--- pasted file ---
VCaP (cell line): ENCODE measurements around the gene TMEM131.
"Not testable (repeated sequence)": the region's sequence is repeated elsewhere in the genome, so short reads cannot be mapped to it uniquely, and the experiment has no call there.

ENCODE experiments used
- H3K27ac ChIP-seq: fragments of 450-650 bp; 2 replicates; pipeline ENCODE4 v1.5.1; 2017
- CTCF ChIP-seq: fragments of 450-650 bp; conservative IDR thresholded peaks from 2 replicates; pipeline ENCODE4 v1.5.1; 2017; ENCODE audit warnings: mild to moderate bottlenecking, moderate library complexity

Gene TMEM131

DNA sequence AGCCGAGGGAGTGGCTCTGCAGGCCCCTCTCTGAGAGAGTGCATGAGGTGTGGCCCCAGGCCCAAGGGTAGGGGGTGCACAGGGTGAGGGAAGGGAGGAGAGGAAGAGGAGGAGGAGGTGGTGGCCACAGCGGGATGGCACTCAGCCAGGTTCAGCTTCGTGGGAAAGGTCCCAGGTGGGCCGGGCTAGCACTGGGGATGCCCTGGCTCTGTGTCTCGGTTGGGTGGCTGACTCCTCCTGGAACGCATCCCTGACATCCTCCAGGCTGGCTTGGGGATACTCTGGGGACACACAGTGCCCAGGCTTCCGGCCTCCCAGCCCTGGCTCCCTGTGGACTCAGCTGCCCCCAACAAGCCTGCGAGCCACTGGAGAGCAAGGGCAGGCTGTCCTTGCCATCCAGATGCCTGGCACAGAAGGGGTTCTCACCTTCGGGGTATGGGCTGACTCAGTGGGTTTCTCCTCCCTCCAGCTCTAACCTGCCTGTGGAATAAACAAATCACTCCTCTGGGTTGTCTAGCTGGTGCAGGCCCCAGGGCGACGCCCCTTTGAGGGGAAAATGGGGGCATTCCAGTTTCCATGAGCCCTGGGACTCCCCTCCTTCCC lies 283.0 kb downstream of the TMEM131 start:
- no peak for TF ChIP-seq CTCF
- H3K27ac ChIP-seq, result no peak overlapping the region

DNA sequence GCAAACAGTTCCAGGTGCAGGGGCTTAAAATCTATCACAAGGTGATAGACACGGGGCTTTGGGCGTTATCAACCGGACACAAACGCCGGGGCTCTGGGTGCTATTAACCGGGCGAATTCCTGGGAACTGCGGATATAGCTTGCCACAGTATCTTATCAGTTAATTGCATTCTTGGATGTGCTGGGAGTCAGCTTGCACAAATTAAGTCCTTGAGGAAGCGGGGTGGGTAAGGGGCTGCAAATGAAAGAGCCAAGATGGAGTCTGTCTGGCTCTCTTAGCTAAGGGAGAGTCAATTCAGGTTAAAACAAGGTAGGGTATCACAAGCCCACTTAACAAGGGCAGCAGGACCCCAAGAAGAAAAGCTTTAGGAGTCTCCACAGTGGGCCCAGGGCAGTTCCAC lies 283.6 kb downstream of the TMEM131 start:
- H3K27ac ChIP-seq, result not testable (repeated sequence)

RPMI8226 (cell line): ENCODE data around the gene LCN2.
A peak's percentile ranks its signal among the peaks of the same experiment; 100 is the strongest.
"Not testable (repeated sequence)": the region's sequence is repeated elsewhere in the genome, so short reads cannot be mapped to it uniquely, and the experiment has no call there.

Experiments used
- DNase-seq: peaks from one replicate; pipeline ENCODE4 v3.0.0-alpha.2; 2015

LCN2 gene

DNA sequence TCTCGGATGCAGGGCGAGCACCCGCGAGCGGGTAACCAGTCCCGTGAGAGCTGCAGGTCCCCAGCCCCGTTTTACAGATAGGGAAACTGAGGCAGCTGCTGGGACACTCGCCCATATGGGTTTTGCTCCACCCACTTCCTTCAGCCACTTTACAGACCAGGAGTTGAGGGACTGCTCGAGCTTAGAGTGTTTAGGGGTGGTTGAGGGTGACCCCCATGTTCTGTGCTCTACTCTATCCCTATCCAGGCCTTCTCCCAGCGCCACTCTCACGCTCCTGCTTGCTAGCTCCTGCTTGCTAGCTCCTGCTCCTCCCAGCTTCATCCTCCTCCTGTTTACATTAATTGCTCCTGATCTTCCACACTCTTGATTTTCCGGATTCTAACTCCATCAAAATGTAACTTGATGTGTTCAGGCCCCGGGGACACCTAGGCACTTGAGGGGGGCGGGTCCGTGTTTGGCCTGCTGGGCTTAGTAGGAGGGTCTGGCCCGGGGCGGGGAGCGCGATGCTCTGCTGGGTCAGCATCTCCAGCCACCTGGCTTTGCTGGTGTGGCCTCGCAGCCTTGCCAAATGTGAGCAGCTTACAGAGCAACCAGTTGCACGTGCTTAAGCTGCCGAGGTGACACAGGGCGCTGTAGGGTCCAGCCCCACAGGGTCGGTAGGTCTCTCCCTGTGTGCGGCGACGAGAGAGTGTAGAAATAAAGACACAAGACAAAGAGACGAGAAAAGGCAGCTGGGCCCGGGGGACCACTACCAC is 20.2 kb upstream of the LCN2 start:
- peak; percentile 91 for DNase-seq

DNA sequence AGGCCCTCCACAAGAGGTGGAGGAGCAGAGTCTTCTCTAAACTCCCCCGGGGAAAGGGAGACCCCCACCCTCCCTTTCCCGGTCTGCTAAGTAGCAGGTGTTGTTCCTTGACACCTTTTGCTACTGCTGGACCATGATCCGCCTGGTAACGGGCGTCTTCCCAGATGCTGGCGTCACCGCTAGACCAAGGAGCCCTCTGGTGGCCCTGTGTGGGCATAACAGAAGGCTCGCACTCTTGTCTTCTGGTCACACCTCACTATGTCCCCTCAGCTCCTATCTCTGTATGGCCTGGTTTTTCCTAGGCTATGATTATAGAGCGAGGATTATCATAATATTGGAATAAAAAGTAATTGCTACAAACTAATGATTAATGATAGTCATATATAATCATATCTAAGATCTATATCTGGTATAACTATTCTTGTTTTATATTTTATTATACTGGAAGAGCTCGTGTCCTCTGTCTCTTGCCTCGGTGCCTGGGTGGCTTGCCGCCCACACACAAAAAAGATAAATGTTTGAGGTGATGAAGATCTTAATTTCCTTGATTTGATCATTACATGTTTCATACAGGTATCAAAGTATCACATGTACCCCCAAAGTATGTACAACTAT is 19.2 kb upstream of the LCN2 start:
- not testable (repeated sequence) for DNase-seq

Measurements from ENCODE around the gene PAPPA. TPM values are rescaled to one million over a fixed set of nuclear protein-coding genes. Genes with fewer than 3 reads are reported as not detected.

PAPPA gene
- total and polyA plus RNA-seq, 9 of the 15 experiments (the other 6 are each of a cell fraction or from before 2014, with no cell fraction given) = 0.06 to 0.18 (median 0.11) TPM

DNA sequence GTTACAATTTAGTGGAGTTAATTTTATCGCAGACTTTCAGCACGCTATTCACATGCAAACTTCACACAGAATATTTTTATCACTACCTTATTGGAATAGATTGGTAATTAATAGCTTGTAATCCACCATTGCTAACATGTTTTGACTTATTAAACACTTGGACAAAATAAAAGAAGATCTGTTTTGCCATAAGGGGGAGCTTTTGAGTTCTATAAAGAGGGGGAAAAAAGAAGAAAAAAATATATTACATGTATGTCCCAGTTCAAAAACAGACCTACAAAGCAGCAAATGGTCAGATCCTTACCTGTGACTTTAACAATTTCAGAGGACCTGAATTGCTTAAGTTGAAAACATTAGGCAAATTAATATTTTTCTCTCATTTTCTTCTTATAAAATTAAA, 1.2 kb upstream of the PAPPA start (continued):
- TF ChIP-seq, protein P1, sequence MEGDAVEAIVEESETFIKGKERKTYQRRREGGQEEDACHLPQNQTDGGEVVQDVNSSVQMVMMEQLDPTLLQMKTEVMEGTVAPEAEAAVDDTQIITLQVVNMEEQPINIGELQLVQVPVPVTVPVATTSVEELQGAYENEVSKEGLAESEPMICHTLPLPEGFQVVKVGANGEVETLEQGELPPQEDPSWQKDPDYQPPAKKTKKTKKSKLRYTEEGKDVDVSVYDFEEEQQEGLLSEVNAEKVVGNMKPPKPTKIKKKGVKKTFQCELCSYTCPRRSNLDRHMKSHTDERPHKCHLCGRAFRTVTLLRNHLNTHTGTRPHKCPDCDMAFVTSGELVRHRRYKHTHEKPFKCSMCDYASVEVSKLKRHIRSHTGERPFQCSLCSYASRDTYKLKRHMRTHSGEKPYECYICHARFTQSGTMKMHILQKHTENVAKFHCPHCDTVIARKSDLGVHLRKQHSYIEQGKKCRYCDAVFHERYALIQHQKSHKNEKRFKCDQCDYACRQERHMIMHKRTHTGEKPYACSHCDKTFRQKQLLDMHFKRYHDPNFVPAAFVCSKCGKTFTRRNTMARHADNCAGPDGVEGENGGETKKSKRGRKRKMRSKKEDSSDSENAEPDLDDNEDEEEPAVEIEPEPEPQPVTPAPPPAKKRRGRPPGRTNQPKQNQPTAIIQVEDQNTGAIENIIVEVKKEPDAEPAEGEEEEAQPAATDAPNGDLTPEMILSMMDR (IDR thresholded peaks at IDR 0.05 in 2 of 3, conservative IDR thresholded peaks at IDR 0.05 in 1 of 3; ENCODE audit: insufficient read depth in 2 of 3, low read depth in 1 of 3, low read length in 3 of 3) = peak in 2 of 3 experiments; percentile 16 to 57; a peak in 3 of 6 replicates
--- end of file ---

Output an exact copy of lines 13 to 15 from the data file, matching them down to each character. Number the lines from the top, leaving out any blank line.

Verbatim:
A peak's percentile ranks its signal among the peaks of the same experiment; 100 is the strongest.
"Not testable (repeated sequence)": the region's sequence is repeated elsewhere in the genome, so short reads cannot be mapped to it uniquely, and the experiment has no call there.

Experiments used